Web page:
The earliest civilizations that have been discovered by modern archeologists are typically located in the river valleys, as rivers allowed agricultural development. Agriculture was crucial for the increase in population and specialization of civilizations like the ancient Egyptians, the ancient Mesopotamians, and the Indus river civilization. Indus River runs mostly within the borders of modern Pakistan and represents the main water and food supply for the ancient Indus Valley Civilization also referred to as Harappan Civilization.
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The Harappan Civilization existence timeline is usually divided in three main periods. The first period is called the early period from 3300 BCE to 2600 BCE during which the civilization was established as small separate villages transformed into a more unified society. The mature period took place between 2600 BCE and 1600 BCE and offers the main part of archeological discoveries that refer to ancient technology and structure (“Indus Valley Civilization”, 2017). The last period is named the late period from 1600 BCE to 1300 BCE and is related to the decline of the Indus Valley Civilization.
The Harrapan civilization is believed to be one of the biggest ancient civilizations with estimated five million people of population in general and almost forty thousand people in separate cities. It is considered a civilization as cultural interchange leads to standardization and most of the archeological findings in the area are connected and have significant similarities like common unit of measurement (“Indus Valley Civilization”, 2017). The usage of common units of measurement led to the Indian Valley Civilization ability to build complex constructions using the same-size bricks, which managed to last for five thousand years. Even though the above-mentioned civilization offers archeologists and historians a wide variety of evidence, there are still many mysteries related to the era.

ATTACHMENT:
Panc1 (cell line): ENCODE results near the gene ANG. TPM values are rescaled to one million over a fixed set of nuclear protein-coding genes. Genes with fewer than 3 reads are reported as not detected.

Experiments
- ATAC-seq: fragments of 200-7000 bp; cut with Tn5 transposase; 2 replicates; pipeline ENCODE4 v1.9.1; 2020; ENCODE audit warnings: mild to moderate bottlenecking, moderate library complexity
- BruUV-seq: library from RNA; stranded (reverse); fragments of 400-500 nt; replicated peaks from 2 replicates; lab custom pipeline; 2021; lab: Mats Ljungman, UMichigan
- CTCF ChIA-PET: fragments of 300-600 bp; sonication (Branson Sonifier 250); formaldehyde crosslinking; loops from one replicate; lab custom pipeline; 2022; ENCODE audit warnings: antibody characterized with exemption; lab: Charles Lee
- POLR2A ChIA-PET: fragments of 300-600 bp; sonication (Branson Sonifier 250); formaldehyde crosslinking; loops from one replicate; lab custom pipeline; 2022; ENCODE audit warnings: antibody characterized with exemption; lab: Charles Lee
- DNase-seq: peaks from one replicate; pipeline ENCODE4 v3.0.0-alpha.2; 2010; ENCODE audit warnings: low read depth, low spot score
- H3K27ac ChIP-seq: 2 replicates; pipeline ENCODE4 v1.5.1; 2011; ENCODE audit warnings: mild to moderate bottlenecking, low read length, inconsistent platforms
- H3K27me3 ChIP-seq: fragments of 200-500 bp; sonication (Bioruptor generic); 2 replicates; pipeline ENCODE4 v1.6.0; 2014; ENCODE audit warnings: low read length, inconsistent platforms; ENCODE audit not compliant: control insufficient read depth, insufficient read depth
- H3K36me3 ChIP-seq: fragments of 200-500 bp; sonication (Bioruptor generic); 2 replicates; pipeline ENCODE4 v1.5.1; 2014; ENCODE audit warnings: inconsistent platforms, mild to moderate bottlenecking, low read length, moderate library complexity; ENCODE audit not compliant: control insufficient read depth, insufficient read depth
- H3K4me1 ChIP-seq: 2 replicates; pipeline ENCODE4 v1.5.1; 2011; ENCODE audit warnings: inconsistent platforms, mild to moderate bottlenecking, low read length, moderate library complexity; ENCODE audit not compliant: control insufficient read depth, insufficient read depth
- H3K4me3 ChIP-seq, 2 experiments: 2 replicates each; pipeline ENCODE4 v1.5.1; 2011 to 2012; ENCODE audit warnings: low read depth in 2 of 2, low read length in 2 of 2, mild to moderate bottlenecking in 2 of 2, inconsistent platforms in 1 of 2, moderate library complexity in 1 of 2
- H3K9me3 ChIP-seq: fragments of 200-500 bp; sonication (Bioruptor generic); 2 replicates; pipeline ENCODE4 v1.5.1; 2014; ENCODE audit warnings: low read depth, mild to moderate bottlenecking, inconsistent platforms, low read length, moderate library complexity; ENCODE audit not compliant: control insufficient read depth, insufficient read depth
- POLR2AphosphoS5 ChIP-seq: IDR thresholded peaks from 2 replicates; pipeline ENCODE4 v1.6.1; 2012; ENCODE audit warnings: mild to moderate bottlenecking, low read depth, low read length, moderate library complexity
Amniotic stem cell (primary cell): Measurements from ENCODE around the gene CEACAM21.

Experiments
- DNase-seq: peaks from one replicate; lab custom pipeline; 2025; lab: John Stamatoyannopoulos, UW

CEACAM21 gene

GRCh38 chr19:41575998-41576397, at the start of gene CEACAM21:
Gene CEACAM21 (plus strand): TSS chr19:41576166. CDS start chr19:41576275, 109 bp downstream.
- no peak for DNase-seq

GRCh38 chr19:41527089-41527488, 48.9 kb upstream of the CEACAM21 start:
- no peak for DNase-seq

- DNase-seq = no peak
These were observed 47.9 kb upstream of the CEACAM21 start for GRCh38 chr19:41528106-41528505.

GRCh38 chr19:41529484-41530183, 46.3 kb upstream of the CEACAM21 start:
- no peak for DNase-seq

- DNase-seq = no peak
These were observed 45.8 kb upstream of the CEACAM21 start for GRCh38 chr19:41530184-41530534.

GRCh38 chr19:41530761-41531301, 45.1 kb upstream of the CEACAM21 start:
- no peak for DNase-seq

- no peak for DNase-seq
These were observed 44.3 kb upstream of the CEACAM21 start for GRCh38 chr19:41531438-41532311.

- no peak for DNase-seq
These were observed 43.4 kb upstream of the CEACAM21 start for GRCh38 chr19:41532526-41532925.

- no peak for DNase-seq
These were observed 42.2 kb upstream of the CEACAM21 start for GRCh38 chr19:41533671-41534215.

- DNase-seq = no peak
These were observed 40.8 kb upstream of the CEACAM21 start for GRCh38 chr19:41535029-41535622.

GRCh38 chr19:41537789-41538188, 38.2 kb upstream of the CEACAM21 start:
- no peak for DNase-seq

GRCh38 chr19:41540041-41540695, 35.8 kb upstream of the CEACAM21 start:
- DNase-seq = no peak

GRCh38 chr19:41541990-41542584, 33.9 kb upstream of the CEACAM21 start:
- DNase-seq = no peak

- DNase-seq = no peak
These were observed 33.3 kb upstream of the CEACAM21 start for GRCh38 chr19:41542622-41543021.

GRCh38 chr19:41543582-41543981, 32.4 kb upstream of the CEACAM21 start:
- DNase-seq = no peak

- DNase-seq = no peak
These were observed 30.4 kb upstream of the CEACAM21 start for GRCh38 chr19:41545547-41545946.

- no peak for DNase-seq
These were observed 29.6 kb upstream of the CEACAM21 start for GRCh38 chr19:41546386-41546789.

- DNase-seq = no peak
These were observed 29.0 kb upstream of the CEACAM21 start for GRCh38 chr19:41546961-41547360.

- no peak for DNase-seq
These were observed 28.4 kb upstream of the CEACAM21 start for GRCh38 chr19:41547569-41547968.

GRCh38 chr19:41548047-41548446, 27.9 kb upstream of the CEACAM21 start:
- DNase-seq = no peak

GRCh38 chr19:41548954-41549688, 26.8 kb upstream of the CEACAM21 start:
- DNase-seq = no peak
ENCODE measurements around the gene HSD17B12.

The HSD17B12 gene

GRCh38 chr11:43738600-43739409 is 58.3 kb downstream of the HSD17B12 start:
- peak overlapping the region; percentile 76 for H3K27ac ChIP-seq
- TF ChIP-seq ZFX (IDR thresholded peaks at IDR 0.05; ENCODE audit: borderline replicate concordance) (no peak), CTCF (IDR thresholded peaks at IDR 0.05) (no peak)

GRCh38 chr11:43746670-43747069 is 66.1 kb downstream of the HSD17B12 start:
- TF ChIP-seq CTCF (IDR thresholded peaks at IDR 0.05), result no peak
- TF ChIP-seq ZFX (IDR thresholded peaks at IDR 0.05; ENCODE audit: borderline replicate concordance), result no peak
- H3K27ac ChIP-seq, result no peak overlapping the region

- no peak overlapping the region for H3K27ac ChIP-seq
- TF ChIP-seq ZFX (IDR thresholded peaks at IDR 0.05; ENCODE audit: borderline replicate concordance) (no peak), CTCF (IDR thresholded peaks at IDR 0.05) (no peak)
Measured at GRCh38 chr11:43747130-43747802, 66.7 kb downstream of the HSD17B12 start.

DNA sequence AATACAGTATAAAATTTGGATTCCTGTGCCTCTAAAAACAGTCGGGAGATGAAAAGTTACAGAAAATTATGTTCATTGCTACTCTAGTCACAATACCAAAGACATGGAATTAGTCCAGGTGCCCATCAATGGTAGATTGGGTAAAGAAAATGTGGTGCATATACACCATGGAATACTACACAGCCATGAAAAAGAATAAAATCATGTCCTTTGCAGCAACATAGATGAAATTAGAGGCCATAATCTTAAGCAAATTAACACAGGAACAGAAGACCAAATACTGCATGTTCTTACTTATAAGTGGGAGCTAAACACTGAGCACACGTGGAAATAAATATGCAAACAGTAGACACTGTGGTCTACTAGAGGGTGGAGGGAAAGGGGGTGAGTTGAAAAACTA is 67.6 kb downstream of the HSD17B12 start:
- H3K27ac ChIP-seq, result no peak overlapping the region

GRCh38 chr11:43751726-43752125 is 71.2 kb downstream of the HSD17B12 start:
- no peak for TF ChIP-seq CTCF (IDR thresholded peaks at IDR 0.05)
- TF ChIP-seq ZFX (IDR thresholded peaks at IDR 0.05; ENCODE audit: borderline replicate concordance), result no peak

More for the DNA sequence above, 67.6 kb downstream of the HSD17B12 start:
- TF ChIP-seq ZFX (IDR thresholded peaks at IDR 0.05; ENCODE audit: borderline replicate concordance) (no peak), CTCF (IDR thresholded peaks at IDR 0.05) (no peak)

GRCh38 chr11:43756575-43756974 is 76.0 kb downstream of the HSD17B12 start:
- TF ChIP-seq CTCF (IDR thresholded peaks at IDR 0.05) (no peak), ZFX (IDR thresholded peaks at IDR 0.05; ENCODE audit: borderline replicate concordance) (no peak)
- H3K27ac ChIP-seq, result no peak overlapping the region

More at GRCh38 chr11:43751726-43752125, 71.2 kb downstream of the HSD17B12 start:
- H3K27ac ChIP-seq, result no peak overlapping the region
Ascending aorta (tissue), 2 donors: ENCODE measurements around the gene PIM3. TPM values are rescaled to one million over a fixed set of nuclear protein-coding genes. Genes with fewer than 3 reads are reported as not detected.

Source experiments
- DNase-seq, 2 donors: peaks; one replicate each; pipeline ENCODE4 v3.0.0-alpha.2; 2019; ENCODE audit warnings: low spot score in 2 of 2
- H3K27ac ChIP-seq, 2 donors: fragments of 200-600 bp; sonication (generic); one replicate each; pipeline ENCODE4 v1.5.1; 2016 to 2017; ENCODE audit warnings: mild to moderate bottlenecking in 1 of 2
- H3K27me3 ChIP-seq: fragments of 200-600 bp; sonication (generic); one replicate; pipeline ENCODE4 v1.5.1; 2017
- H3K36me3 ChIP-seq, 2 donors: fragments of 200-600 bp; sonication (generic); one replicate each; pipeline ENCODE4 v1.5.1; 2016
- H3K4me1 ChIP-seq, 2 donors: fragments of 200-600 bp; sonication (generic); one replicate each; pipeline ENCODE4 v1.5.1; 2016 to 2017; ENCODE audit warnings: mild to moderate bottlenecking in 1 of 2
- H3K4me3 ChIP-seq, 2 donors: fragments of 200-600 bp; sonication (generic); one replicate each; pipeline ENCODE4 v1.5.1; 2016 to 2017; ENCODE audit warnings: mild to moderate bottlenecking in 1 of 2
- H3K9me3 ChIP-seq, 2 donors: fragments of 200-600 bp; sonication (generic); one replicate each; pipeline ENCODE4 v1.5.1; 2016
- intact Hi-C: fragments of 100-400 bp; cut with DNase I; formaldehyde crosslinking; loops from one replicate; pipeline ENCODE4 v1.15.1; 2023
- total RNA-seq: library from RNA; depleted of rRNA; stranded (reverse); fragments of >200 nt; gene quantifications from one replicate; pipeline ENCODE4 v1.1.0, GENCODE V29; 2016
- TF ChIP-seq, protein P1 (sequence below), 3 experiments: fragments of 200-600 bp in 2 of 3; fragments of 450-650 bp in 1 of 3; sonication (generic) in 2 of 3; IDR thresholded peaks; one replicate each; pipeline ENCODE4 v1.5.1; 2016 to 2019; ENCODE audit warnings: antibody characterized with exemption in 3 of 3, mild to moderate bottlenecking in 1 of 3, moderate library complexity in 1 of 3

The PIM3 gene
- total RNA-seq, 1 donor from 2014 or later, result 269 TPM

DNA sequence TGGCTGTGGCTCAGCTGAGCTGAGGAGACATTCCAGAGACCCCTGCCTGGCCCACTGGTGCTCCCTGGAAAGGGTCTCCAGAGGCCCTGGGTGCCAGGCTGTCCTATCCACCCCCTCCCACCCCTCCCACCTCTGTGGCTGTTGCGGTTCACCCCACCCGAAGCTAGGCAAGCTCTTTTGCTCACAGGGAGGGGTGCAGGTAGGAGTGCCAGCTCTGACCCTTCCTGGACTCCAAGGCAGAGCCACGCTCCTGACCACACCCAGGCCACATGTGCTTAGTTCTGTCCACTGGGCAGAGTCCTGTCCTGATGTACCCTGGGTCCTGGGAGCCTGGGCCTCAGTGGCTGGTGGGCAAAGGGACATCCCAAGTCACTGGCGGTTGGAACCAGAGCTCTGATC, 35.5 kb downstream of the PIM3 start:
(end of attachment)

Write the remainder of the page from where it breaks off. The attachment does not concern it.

The main unanswered question is the reasoning behind the decline of Indian Valley Civilization. Some multiples theories try to explain the end of that civilization including the probability of a foreign invasion, or a climate change that led to drought and made people leave the area. There are also some, who believe that it may have been caused by natural disasters, but it is impossible to explicitly determine if any of these theories are true. There are also some questions related to the possible trading with other river valley civilizations as there is evidence of transportation of Harappan’s jewelry. Last but not least, it is hard to determine the aspects of religion in Indus Valley Civilization and its impact on modern religions and culture as the used language is impossible to decipher.
Numerous seals are found in the area in which the Indus Valley Civilization is believed to locate. These seals have a significant positive impact on the process of studying the mentioned civilization and the time period in general as they bring a better understanding of religion and culture. The first and the most obvious conclusion that can be made based on the seals is that the Harappan’s had a developed writing language, which is unfortunately not translated yet. These seals also might have been used as a component of trade, which implies the Indus Valley Civilization had a relatively developed trading system (“An Indus Seal”, n.d.). Moreover, the seals may have religious meaning and are even believed to be related to more recent religions. Some of the seals depict a figure, which may be considered as an image of God, meaning the Harappand Civilization had a rich spiritual culture.
“An Indus Seal.” Khan Academy.
“Indus Valley Civilization.” YouTube, uploaded by Khan Academy 2017.
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